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30 Cards in this Set

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Formation of a new species
unbranched lineage, when a species changes so drastically over time that it becomes a different species and the anchestor ceases to exsit.
branched lineage, when 1 or more new species devolops from an anchestral species, but the ancestor cont. to exist, (Only cladogenesis can promote biological diversity by increasing the number of species.)
Biological species concept
(Mayr 1942) Species are groups of actually or potentially interbreeding populations, which are reproductivly isoloated from other such groups. defines a species as a population or group of populations whose members have the potential to interbreed in nature and produce viable, fertile offspring, but are unable to produce viable, fertile offspring with members of other populations
Biological species concept EX.
A businesswoman in Manhattan may be unlikely to meet a dairy farmer in Mongolia, but if the two should happen to get together, they could have viable babies that develop into fertile adults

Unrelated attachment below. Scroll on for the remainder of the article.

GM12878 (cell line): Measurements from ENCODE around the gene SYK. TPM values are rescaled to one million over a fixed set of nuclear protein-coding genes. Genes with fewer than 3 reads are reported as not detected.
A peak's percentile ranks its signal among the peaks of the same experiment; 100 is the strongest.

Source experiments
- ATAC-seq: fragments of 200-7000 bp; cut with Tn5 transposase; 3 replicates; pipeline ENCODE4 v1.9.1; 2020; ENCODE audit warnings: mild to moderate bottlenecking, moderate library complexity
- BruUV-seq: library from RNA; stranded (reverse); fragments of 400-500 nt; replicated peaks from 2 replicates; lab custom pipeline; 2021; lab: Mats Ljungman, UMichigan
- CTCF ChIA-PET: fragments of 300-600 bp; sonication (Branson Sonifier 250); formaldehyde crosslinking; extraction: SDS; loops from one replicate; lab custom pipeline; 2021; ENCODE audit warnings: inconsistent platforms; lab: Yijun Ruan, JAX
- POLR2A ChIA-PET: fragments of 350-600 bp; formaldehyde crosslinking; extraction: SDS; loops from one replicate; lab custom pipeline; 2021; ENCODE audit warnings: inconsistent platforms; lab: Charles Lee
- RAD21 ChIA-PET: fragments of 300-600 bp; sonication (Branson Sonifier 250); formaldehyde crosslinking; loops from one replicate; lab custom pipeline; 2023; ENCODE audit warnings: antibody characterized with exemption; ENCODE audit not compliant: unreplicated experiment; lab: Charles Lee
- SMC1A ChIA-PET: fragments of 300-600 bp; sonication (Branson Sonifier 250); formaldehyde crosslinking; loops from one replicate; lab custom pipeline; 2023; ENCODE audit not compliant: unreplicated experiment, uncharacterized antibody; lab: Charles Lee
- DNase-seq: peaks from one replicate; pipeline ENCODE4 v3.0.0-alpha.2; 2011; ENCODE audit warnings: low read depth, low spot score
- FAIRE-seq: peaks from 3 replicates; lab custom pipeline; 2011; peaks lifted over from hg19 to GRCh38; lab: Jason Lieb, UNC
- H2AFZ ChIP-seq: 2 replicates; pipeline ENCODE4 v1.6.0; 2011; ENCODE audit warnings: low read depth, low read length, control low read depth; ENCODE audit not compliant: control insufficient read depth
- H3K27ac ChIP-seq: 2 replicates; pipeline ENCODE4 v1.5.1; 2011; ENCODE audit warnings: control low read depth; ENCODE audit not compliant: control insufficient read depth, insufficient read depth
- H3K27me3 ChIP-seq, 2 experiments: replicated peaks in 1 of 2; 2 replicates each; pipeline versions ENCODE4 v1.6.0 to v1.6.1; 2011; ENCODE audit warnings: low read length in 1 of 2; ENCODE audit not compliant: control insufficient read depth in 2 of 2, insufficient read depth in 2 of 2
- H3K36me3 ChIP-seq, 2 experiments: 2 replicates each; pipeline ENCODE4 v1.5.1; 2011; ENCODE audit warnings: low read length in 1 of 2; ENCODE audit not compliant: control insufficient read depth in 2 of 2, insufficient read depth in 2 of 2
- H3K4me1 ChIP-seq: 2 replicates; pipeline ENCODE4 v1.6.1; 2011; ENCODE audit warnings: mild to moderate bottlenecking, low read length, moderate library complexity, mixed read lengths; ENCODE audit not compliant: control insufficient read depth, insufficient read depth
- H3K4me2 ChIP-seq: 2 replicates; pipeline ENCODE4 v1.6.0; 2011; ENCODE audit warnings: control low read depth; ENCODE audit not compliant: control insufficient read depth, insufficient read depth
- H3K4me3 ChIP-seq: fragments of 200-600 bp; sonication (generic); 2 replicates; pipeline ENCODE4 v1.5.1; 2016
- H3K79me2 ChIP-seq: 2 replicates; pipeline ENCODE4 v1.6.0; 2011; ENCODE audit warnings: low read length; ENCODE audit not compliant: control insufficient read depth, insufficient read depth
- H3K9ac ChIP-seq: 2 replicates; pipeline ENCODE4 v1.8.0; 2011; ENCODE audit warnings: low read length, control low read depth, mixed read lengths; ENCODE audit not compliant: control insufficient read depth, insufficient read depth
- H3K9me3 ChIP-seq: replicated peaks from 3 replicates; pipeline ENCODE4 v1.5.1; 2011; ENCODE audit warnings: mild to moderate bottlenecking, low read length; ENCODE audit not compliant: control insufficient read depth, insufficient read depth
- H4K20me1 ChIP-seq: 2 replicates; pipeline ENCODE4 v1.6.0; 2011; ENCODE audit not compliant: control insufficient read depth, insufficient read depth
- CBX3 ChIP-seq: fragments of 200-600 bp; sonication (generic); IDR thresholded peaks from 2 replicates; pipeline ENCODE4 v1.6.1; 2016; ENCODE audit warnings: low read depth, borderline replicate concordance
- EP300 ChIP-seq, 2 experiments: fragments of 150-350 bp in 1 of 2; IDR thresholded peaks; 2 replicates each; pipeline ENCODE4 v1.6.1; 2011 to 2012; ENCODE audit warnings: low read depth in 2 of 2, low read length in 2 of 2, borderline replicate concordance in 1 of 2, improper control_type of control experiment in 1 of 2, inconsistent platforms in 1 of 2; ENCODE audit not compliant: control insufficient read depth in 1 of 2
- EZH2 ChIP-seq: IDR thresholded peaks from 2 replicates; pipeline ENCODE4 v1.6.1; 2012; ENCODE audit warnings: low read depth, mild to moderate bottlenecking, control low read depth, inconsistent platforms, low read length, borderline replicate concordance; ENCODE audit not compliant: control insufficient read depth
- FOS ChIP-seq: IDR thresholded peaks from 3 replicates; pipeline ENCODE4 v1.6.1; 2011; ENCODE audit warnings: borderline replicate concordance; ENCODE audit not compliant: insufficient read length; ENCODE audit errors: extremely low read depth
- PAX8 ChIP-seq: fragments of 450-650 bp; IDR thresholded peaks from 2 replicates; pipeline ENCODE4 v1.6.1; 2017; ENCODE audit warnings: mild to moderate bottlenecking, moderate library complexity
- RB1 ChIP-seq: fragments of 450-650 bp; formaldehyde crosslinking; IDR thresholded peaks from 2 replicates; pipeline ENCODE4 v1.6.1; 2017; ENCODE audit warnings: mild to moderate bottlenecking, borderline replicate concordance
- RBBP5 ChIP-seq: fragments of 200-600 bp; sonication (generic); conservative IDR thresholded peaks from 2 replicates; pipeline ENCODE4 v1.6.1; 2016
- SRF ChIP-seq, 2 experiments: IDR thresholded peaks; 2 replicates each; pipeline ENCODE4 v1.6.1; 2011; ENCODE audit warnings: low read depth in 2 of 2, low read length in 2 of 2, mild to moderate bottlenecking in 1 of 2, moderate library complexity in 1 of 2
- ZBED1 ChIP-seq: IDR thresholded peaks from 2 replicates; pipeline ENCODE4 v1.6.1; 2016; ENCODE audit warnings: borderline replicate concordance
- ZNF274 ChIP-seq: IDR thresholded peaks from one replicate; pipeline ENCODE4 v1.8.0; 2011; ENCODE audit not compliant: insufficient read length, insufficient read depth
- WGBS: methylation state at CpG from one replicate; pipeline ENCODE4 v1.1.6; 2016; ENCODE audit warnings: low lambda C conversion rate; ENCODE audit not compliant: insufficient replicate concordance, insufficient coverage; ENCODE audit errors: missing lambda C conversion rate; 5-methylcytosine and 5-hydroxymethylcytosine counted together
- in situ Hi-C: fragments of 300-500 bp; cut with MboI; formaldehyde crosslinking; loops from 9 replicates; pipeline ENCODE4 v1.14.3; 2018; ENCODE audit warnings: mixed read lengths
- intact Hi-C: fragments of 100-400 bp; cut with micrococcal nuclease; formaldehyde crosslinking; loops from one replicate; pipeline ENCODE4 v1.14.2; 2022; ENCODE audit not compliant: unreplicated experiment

reproductive isolation (Isolation Factors)
The existence of biological factors (barriers) that impede members of two species from producing viable, fertile hybrids. (Maintains Integrety of purety of species)
Prezygotic Isolating factors (Barriers)(“before the zygote”)
impede mating between species or hinder the fertilization of ova if members of different species attempt to mate.
Postzygotic Isolating factors (barriers) (“after the zygote”)
often prevent the hybrid zygote from developing into a viable, fertile adult.
Limitations of the Biological Species Concept
the number of species to which this concept can be usefully applied is limited. For example, there is no way to evaluate the reproductive isolation of fossils or asexual organisms such as prokaryotes.
morphological species concept
a group of organisms that differ in some anatomical respect from all other groups. characterizes a species by its body shape, size, and other structural features.
Limitations morphological species concept
Gray tree frog - Hyla versicolor and Hyla chrysocelis = look the same but have different calls (One disadvantage, however, is that this definition relies on subjective criteria; researchers may disagree on which structural features distinguish a species.)